Went skiing today

10:08 p.m. on April 17, 2006 (EDT)
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My goodness its quiet around here... I've been gone for a long time moving to Oregon. Hi you guys Bill, Ed, Dave, Hikergirl, et all...

I went cross country skiing today. I drove ten miles up the road to Meissner Snowpark and headed in for a quick ski. Since I live at four thousand feet in Bend I can go up to the Winter and not feel the altitude anymore. In fact I can drive 20 miles and be at Mt Bachelor ski area and take a lift to the peak and not feel the altitude there. Whats so great about this is that I was one of those people who lived at sealevel and I would start getting altitude sick around 6,000 feet, so the first night in the Sierras I was always panting - my body has adapted. I do a lot of hard work up here and I've lost a lot of weight, but it took about 4 months to stop panting while working hard here.

Its so easy to ski here, you just drive 15 minutes and jump out with your ski clothes and boots on, grab you skis and poles (and ten essentials including water) and go. I didn't stop at the board - I didn't read the signs. I picked a trail, went a couple miles and then up hill cross country and hit a trail going back towards the hut, followed it till I hit a junction with a trail sign and took the left trail home. SO how do you feel about trail signs in the wilderness? I think I'd rather be lost than see them but since they're there I guess I read em. (:->) I take my dog four wheel driving in the Deschutes national forest at 5,000 feet and its 3 miles up the road.
But then I don't really like it here in Bend.
Jim S

11:51 p.m. on April 17, 2006 (EDT)
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Don't like it in Bend? Well, where else ya gonna find skiing so close? Salt Lake City (actually yes, but they have smog there second only to LA)? Hey, every place has its pluses and minuses. You got away from the San Andreas, but traded it for a bunch of semiquiet volcanoes. Young Son traded the flash floods of the Front Range for the tornadoes of Wisconsin (but then his area of research is violent storms, so its ok).

Signs in the wilderness - I've been reading Laurance Gonzales' book Deep Survival, discussing who and why people get lost, die or survive disasters, etc. Problem is that most people today live in the cozy forgiving environment that is suburbia or maybe more urban (call 911 and help is only 5 minutes away). They just aren't familiar with all that can go wrong out there more than 100 feet beyond the trailhead (guy died near Tahoe a couple years ago a couple hundred feet from the parking lot when he apparently got lost). Jim, you and others here probably recall a backpack I took some scouts on in Crown Valley (near Tehipite and the Kings River) where we came across a guy who had been wandering lost for 3 days - only food he had with him was a couple cans of coke and some candy bars. The rest of his party had the main food supply. Then after we led him to where his party was camped at Spanish Lakes, it turned out they had not yet reported him missing. That was basically the same area you and I, Jim, went on one of our superlight backpacks. How can you get lost there, since there are trail signs all over the place? And why did his buddies not report him missing for 3 days?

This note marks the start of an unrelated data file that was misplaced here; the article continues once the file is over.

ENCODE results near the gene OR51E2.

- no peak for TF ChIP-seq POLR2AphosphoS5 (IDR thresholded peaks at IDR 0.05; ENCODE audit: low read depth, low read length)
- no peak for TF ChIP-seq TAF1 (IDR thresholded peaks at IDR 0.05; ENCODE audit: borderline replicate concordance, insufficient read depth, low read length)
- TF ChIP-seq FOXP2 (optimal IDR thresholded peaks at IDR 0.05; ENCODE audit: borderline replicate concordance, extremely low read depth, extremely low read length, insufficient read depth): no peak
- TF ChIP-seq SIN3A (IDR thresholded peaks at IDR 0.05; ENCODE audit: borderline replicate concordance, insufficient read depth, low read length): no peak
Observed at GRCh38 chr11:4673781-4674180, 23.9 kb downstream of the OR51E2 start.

I guess my view is that having the signs cuts down a little on the need for search and rescue. I can always head cross country to get away from the well-worn trails, signs, and crowds. And since I, like almost all my hiking, BC skiing, and climbing companions, practice LNT, those who have the skills and experience to do the same will also find no signs of our passage.

12:17 p.m. on April 19, 2006 (EDT)
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Yeah, sounds like you're having a real rough time of it out there Jim. Welcome back!

Trail signs? Don't bother me too much most of the time. On the other hand, I find signs and cannisters marking supposedly trailless summits really annoying.

10:48 a.m. on April 20, 2006 (EDT)
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Hey Jim!

I still envy the heck out of you man. Skiing today, wow.

It's 92 degrees here today. My camping season is over until late October.

I am currently busy putting on the 2nd Supra/Moomba Owners Jamboree (competition ski and wakeboarding boats). It will be held this Saturday at a State Park on achain of lakes about a mile from my house.

Big goings on - I have to spend the day on the beach hanging out with boat factory big wigs, pro wakeboarders and teach people a relatively new sport (in this area) - wakesurfing.

Yep, wakesurfing. You get pulled out of the water on a special surfboard, find the sweet spot in the boats' wake, let go of the rope and you can surf behind the boat as long as it is moving.

A wakesurfing team from California is coming to handle the teaching duties. Got a couple of different companies to donate eight surfboards to be raffled off to the boat owners.

7:27 p.m. on April 30, 2006 (EDT)
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Re: Went kayaking and canoeing today

Yo dudes,
I went down to REI to buy some new Lowa hiking boots and it was kayak day at the Deshutes River so I tried out a 2 person kayak. Theres enough current in the river to get a good test. I like the seats in Kayaks - it hurts my knees to kneel in a canoe for a long time. Then I took my canoe up higher on the river and had a good workout. Its warm here now and as I pulled into shore wearing my levis and a red flannel shirt, 5 guys and gals were jumping in with their kayaks and all the garb - they look like bicycle riders.

I broke down and bought my first pair of downhill boots yesterday, they're solomon - nice. Since its only 19 miles to Mt Bachelor I hope to use them a lot.
Jim S

October 21, 2014
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